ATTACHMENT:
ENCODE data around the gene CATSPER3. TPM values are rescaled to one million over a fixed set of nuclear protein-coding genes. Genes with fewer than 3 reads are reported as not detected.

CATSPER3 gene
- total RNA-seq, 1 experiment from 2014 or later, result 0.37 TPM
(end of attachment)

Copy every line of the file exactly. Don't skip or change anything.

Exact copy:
ENCODE data around the gene CATSPER3. TPM values are rescaled to one million over a fixed set of nuclear protein-coding genes. Genes with fewer than 3 reads are reported as not detected.

CATSPER3 gene
- total RNA-seq, 1 experiment from 2014 or later, result 0.37 TPM